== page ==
Post-Traumatic Growth (PTG) is a theory that has garnered a lot of attention in the scientific community.
In short, it is a theory that claims that after a traumatic event, there can be positive growth in an individual. Responding to adversity, a person may find a greater appreciation for others and gain new insights on how to live.
However, what therapists and researchers can’t agree on is whether or not post-traumatic growth is actually occurring or if it is just an illusion of growth.
This article will examine both sides of the argument to help disclose the positive and negatives of the theory and how it might apply to you or a loved one.
Looking Further Into PTG
Post-traumatic growth came into the conversation in the 1990’s when two psychologists, Lawrence Calhoun and Richard Tedeschi, began observing positive changes in patients following a trauma. Their theory’s claim is that there is a way in which new outlooks on life, spiritual changes, and modes in which we connect with others can be a positive effect of trauma.
To determine whether a patient has undergone post-traumatic growth, psychologists turn to the PTG inventory list which includes:
- A greater appreciation of life
- Change in relationships with others
- Harnessing of new possibilities in life
- Finding personal strength
- Spiritual change
A psychologist will look for significant change to occur in each area as proof of individual growth.
The Reasons to Advocate for Post-Traumatic Growth
If you are an advocate for PTG, it is likely because you believe it to be a better solution to traditional therapies for post-traumatic stress.
The argument is that traditional therapies only help patients “get by” or find short-term solutions to problems such as trouble sleeping or working through daily activities. While, in contrast, PTG encourages long-term changes in the individual.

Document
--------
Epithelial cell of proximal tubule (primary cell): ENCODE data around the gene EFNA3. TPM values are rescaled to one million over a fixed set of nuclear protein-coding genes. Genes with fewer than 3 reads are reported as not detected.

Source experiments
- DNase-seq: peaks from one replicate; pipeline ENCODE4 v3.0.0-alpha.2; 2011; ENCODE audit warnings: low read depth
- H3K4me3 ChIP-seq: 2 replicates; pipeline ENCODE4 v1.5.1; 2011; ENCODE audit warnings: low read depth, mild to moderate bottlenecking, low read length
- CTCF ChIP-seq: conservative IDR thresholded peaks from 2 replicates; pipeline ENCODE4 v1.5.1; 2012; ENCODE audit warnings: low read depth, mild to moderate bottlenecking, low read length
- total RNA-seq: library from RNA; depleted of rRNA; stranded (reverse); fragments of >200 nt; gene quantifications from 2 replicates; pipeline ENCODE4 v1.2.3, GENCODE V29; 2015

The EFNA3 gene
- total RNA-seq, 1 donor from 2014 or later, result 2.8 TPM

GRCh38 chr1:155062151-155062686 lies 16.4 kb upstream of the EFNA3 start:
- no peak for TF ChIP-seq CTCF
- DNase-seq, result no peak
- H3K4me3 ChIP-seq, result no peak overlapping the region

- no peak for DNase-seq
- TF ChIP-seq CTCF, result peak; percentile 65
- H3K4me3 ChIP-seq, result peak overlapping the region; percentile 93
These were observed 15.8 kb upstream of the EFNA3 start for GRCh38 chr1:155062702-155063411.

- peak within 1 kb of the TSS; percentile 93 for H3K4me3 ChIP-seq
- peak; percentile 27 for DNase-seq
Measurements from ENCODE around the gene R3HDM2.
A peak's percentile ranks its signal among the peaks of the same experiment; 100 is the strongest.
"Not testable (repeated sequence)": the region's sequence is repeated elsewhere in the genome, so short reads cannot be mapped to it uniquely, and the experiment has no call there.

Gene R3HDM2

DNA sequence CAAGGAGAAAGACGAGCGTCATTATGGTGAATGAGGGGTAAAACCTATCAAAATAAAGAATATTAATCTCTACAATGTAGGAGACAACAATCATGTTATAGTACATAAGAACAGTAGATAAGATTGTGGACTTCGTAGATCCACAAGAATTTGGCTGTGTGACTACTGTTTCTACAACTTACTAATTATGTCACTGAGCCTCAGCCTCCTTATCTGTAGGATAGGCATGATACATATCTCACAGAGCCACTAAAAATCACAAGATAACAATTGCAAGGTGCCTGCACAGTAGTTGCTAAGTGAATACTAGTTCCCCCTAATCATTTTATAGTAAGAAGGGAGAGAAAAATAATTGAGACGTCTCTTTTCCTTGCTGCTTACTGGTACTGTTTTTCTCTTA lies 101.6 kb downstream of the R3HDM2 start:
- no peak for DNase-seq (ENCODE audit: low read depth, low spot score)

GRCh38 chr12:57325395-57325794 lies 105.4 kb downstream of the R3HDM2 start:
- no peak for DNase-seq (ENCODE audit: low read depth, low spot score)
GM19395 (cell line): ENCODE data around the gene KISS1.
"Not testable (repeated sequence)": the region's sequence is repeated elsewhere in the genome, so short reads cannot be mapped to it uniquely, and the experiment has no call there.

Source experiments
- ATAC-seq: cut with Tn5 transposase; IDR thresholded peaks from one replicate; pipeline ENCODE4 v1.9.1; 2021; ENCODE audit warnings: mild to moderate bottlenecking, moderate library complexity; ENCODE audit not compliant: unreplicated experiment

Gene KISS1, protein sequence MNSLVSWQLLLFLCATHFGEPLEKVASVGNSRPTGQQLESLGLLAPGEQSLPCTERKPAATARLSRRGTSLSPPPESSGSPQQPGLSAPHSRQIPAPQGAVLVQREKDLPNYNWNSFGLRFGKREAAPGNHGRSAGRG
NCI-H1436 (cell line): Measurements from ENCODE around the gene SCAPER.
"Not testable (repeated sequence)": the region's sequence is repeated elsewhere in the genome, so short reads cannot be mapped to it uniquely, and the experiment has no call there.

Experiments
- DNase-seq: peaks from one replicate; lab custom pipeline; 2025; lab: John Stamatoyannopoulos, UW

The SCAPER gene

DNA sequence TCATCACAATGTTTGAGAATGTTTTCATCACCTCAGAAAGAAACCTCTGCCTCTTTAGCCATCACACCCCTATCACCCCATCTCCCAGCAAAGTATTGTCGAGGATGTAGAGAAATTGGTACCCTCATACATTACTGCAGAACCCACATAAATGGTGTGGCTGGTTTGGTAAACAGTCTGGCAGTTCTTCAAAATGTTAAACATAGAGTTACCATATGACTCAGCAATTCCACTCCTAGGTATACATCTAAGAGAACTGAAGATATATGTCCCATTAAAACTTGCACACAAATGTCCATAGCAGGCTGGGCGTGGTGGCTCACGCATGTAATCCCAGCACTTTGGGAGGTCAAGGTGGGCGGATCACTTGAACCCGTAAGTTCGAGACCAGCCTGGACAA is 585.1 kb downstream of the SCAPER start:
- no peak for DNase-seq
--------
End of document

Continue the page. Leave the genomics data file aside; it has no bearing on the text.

These lasting, positive changes can be such things as strengthening a sense of self, focusing more attention on inter-personal relationships, finding new meaning in life, or looking to the future for possibilities.
How Does Post-Traumatic Growth Play Into Therapy?
A therapist who advocates for PTG does not begin tackling post-traumatic stress by making dream boards with their clients. Rather, the therapist waits for the patient to show signs of positive growth and then builds a treatment plan that centers around those areas of growth.
By building the therapy sessions around the positive growth, the patient hopefully gains long-term goals and optimism.
What Do the Skeptics Say About PTG?
The biggest argument against the post-traumatic growth theory is that there isn’t much evidence to support that it exists. Because is it difficult to track what the patient mental situations was before the trauma, determining individual growth can be almost impossible.
In addition, it can be hard to tell what is actual growth versus the illusion of growth. For instance, we may feel positive changes as a coping mechanism to the trauma rather than actually experiencing the changes. This can be dangerous because, over time, the feeling of positive change can wear off. When this occurs, the unresolved trauma becomes more prominent.
Therefore, some experts claim that PTG can actually worsen the effect of post-traumatic stress over time.
What to Take Away From the Debate
Post-traumatic growth is difficult to study and fairly new to psychologists. It would be unwise to make any definite decisions about its efficacy.
For those that believe they have experienced positive growth after a trauma, PTG and the therapies that utilize it are a light at the end of a dark tunnel. In fact, seeking out treatment plans that can incorporate PTG may not be a bad idea. However, these therapies should always take into account the day-to-day struggles that traditional therapies tackle.
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